Women in Packaging: Well-connected expert in the packaging industry

At the Dresden Packaging Conference, Sonja Bähr spoke about the importance of European regulations for packaging.
At the Dresden Packaging Conference, Sonja Bähr spoke about the importance of European regulations for packaging. (Image: Andre Wagenzik/dvi)

The technical management consultancy Tilisco from Wildeshausen in Lower Saxony specialises in holistic packaging management and sustainability. Industrial engineer Sonja Bähr joined the team led by company founder Till Isensee in 2018. The former Managing Director of dvi and bdvi was initially unsure whether consulting was the right thing for her. Now she is deeply immersed in the subject and swears by the network she has built up over 30 years in the packaging industry.

“My career path has never been straightforward. Originally, I wanted to study brewing and malting at the TU Berlin, but then I started studying food technology at the Berlin University of Applied Sciences (BHT). The same department also included packaging technology, which I found so exciting that I changed my subject,” says Sonja Bähr. The Berlin native then went on to study industrial engineering – and graduated with a thesis on packaging. This was followed by her first job at Berolina Kunststoffe, a manufacturer of storage and transport containers, and at the Dutch company Wavin Trepak, which had taken over the company from insolvency.

“That was a tough school. But we were already at interpack back then. That’s where I bumped into my former professor Dieter Berndt, who persuaded me to apply for the position of Managing Director at the German Packaging Institute (dvi) and the Association of German Packaging Engineers (bdvi). At the time, the dvi was organised in a joint office with the bdvi. I liked the idea of using this position to unite the synergy effects of the industry under one roof.”

When she went on parental leave for a year in 2004, Winfried Batzke became her successor. “After my second parental leave, the joint office of the associations was separated and I took over the management of the bdvi. This position ended after eleven years – a huge opportunity for me to start something completely new. So when Till Isensee from Tilisco, a former fellow student, made me an offer to work in his company in 2018, I jumped at the chance and found my niche: communication, labelling and legal frameworks are my areas of expertise.”

Holistic packaging advice

Food packaging is Tilisco‘s main area of expertise. “In this area, we have high-class packaging for which special rules apply,” explains Sonja Bähr. “However, the current hot topic is of course the legal regulations. These apply to a wide range of industries and affect everything from primary to tertiary packaging. Technically, there is almost always a solution, but the implementation is a huge challenge for many companies, as packaging was often just a purchased item in the past. Now they have to deal with the legal requirements and the issue of sustainability. And packaging suddenly takes on a product-like significance. The issue is therefore extremely complex today.”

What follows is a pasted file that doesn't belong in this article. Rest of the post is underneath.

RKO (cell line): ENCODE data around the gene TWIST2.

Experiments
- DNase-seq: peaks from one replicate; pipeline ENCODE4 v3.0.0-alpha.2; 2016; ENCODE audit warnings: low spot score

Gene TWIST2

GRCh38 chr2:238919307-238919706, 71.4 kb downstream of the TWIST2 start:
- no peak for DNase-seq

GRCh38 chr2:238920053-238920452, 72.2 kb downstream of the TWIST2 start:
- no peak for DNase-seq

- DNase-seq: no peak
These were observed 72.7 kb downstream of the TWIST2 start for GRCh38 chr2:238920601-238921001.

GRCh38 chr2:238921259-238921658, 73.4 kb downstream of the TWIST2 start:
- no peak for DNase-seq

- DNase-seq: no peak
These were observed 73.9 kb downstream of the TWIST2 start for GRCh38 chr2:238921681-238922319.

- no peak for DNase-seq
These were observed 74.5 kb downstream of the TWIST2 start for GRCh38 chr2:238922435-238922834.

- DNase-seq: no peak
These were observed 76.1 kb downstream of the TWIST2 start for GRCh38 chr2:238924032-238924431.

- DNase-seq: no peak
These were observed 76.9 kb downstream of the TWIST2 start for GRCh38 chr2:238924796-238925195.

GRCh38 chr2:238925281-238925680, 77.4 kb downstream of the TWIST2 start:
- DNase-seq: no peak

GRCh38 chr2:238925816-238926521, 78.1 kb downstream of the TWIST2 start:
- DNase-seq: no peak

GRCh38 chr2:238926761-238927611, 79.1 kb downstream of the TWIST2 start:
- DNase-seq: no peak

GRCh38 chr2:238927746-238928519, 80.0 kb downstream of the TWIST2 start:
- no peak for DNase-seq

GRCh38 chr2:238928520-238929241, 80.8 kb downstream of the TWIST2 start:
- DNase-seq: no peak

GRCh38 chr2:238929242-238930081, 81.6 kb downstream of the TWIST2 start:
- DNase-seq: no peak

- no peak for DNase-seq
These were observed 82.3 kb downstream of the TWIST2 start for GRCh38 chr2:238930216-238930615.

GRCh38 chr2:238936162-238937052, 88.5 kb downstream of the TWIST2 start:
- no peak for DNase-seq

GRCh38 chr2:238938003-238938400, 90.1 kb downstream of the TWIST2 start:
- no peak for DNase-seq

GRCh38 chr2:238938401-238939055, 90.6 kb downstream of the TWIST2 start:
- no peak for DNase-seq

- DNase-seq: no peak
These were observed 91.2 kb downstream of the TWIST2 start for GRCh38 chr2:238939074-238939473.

Listening more to science

A lot still needs to change when it comes to packaging, says the industrial engineer. “Unfortunately, there is still this polarised positioning, which we should have moved on from long ago. We still hear too often that paper is better than plastic and glass is more sustainable than metal. These statements are simply annoying. We should instead be asking what each material can do and where it can be used optimally. And how it ultimately fits ideally into the circular economy. There is a lot of misinformation out there and unfortunately, people still listen far too little to science.” Sonja Bähr also wants to sensitise people to question things and not simply accept statements.

“Who is saying something, for what reason, what is behind it and who benefits from it – that should be the question. Many statements are not neutral. In addition to my work at Tilisco, I have a teaching position at the Berlin University of Applied Sciences and discuss precisely these topics with the students. I want to motivate them to form their own opinions and to look to the right and left.”

Too few women in management positions

The committed packaging expert is on the road at many events and always has questions and comments in her luggage or is on the podium as a speaker herself. “At the recent Dresden Packaging Conference, I was struck by how many women were on stage as speakers. Especially young women from start-ups. This shouldn’t be worth mentioning, it should be the norm. Unfortunately, we are not there yet, it will take some time. There has long been a balanced ratio of women and men in packaging technology degree programmes. It is positive when many women opt for a technical degree programme. However, there is a big gap when you look at the management levels. Here, family planning still comes before a career. However, the shortage of skilled labour in both large corporations and medium-sized companies is currently ensuring that more women are taking on higher positions. And it is forcing companies to keep women there. I hope that it will become a sure-fire success and that many more women will take on management roles in the future.”